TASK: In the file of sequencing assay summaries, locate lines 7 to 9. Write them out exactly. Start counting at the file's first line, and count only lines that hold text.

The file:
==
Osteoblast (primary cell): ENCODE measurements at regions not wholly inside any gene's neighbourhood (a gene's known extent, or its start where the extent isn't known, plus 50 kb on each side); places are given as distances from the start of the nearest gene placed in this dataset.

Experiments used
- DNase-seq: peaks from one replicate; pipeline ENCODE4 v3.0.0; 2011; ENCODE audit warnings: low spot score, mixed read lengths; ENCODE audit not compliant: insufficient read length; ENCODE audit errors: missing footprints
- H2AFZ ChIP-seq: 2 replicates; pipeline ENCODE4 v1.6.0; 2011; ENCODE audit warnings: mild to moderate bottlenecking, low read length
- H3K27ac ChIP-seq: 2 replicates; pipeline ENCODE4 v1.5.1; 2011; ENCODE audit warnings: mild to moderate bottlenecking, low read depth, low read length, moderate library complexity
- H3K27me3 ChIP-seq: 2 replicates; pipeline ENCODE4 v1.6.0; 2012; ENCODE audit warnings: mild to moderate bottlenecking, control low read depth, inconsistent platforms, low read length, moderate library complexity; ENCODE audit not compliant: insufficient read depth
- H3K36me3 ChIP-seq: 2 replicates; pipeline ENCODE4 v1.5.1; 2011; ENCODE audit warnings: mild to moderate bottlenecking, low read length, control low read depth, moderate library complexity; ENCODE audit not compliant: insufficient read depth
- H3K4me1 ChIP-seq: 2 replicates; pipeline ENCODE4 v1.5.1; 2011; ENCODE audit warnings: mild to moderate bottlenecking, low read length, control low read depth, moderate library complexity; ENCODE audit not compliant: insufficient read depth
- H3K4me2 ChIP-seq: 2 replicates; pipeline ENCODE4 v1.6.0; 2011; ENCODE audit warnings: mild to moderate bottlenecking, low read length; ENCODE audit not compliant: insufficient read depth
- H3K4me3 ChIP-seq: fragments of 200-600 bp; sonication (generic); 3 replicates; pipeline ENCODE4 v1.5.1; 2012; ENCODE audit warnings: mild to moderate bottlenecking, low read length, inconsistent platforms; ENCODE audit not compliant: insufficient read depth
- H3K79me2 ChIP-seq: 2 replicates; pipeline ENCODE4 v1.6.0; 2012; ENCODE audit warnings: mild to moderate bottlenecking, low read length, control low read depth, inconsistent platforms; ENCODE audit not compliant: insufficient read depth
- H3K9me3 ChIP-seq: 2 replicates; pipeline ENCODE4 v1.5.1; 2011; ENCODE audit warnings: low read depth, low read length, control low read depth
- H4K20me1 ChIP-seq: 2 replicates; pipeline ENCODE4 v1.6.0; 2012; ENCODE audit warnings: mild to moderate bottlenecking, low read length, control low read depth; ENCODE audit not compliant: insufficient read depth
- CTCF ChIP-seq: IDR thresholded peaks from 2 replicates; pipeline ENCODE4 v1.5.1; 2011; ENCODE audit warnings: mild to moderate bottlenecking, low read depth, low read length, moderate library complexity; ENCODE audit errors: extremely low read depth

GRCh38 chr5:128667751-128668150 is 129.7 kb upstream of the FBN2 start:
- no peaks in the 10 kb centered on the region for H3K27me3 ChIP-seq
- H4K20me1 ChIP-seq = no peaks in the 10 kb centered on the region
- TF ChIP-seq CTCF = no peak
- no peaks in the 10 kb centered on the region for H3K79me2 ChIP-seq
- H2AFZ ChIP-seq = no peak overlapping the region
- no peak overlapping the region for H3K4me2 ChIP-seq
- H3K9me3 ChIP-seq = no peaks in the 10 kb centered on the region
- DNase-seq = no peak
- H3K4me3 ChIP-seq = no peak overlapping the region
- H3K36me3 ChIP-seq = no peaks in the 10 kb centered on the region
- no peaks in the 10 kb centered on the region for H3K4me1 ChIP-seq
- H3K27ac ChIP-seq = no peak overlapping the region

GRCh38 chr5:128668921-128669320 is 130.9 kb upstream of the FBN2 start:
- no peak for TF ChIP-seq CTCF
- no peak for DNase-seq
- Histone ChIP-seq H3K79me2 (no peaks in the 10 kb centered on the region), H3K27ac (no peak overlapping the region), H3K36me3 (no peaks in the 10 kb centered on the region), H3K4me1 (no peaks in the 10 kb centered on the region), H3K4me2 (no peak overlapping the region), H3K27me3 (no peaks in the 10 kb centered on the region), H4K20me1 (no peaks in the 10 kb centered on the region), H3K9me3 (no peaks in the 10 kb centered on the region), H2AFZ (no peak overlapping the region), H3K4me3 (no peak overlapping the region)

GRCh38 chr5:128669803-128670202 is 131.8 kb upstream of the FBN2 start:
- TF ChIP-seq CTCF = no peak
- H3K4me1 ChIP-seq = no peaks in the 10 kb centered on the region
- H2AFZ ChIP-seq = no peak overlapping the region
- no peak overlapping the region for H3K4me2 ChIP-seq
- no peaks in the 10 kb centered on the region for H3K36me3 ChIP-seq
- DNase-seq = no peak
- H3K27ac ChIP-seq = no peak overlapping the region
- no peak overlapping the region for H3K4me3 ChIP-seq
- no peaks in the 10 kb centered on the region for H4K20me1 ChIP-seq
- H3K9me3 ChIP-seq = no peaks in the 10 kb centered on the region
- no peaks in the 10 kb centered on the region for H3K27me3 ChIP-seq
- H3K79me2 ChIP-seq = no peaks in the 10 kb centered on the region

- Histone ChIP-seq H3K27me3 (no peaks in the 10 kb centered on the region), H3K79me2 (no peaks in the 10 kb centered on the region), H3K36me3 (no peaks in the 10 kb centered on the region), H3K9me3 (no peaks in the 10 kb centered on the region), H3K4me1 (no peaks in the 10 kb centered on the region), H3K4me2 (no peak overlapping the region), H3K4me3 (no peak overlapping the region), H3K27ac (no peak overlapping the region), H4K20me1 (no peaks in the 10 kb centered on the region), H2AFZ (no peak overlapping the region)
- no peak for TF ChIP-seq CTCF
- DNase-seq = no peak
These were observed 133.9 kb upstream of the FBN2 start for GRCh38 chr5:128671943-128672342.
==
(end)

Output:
- H3K36me3 ChIP-seq: 2 replicates; pipeline ENCODE4 v1.5.1; 2011; ENCODE audit warnings: mild to moderate bottlenecking, low read length, control low read depth, moderate library complexity; ENCODE audit not compliant: insufficient read depth
- H3K4me1 ChIP-seq: 2 replicates; pipeline ENCODE4 v1.5.1; 2011; ENCODE audit warnings: mild to moderate bottlenecking, low read length, control low read depth, moderate library complexity; ENCODE audit not compliant: insufficient read depth
- H3K4me2 ChIP-seq: 2 replicates; pipeline ENCODE4 v1.6.0; 2011; ENCODE audit warnings: mild to moderate bottlenecking, low read length; ENCODE audit not compliant: insufficient read depth